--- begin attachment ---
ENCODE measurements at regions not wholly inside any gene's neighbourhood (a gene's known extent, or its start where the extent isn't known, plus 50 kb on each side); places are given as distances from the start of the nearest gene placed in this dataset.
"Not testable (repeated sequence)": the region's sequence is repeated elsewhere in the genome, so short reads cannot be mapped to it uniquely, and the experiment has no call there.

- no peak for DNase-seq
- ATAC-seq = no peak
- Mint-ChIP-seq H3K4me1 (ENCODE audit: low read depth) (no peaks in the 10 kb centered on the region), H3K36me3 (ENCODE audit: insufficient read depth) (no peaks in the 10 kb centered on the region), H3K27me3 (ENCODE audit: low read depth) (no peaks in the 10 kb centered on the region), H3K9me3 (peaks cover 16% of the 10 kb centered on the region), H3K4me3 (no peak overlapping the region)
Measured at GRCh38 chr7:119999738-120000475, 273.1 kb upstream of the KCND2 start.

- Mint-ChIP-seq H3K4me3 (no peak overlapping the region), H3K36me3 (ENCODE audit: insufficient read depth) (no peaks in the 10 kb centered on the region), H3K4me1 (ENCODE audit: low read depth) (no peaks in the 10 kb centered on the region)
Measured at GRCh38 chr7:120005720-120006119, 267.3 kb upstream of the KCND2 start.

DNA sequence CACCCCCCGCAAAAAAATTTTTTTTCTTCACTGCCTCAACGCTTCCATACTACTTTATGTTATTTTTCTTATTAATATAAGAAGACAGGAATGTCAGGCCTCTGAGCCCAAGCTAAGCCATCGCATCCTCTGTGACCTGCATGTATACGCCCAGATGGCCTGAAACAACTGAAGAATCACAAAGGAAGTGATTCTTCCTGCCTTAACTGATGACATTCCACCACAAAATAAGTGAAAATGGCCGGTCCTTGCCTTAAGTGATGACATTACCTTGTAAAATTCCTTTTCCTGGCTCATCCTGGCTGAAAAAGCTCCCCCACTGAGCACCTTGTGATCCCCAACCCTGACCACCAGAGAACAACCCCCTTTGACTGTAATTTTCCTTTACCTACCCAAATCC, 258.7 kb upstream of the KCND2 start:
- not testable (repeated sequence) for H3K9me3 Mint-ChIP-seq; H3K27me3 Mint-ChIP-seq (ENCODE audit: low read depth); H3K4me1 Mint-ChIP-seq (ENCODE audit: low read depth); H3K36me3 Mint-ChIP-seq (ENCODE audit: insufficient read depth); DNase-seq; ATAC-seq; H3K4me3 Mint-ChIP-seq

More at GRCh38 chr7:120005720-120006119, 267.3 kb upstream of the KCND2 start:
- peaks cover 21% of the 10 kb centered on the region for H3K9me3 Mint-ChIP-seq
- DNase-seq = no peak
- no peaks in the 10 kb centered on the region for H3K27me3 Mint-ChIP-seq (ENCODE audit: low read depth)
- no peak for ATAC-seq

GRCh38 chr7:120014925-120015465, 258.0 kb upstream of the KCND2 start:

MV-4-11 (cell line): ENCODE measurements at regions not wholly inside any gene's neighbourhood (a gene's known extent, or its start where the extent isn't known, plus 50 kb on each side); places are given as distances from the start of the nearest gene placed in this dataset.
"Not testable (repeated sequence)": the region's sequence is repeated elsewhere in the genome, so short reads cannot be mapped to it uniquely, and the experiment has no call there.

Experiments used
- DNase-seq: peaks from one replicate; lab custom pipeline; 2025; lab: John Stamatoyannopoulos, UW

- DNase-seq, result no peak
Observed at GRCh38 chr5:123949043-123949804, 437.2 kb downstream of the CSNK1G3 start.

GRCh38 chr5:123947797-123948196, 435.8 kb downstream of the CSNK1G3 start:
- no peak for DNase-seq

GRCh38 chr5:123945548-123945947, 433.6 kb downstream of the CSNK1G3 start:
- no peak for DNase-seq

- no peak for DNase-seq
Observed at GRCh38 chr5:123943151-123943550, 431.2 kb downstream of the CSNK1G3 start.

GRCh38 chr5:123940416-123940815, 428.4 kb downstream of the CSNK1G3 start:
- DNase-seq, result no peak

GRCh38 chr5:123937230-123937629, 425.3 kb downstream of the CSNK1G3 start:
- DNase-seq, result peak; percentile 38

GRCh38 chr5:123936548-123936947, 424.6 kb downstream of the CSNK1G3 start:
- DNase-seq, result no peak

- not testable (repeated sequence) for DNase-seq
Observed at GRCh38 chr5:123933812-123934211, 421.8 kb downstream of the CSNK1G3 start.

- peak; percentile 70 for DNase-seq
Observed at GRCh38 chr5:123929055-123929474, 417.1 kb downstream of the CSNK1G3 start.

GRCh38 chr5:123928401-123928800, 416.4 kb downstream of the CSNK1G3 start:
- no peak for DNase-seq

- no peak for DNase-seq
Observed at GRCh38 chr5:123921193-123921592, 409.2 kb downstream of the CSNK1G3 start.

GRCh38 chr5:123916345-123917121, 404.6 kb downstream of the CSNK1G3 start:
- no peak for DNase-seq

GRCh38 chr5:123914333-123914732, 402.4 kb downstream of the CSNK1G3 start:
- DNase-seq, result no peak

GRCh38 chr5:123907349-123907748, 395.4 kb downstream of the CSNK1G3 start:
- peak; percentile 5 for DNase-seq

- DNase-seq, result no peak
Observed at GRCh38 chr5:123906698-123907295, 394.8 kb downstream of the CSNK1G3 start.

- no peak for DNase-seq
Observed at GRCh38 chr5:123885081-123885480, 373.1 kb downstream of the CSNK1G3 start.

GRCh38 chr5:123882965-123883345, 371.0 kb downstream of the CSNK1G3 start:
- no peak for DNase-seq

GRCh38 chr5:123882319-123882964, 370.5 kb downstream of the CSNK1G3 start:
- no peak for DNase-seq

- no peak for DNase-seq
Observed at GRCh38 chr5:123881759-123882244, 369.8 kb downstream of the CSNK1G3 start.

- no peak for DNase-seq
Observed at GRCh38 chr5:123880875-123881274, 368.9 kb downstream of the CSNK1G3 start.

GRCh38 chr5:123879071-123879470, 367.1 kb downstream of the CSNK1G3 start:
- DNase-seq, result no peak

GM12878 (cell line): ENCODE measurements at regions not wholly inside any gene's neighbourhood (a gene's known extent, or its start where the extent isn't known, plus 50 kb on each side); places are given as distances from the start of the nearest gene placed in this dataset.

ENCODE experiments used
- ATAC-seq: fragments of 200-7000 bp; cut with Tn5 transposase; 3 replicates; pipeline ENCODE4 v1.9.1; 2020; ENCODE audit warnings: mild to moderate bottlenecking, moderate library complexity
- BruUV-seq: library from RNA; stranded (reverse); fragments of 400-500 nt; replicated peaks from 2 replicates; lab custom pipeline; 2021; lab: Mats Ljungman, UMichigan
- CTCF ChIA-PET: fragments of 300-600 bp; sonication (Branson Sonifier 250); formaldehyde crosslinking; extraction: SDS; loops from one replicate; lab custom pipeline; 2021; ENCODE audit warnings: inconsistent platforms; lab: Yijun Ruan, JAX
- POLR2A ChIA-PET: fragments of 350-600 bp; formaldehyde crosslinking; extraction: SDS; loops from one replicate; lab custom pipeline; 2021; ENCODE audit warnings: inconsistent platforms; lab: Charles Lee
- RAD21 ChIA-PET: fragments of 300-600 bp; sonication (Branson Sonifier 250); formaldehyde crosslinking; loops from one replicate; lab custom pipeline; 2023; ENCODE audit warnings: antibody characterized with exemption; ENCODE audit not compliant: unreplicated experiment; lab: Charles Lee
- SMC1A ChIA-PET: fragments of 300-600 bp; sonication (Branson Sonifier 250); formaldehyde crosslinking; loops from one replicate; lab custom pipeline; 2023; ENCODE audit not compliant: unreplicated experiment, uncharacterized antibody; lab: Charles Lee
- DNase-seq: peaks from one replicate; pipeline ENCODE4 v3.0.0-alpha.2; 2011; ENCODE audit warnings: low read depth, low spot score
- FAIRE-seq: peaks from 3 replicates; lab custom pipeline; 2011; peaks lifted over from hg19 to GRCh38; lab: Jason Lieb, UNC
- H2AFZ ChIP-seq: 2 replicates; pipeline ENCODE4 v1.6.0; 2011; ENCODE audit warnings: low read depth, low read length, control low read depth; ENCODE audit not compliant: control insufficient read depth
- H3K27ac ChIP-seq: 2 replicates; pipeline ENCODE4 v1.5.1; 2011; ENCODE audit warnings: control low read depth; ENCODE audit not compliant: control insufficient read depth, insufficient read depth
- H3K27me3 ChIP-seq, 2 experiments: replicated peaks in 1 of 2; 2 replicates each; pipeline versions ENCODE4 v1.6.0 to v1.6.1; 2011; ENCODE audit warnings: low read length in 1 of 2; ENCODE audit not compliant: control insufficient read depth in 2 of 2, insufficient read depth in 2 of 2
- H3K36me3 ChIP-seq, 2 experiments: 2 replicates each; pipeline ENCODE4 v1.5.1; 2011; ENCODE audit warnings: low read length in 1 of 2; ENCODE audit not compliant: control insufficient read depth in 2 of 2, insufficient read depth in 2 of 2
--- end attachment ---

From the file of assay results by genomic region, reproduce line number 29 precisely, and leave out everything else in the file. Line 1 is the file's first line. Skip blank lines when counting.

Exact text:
GRCh38 chr5:123940416-123940815, 428.4 kb downstream of the CSNK1G3 start: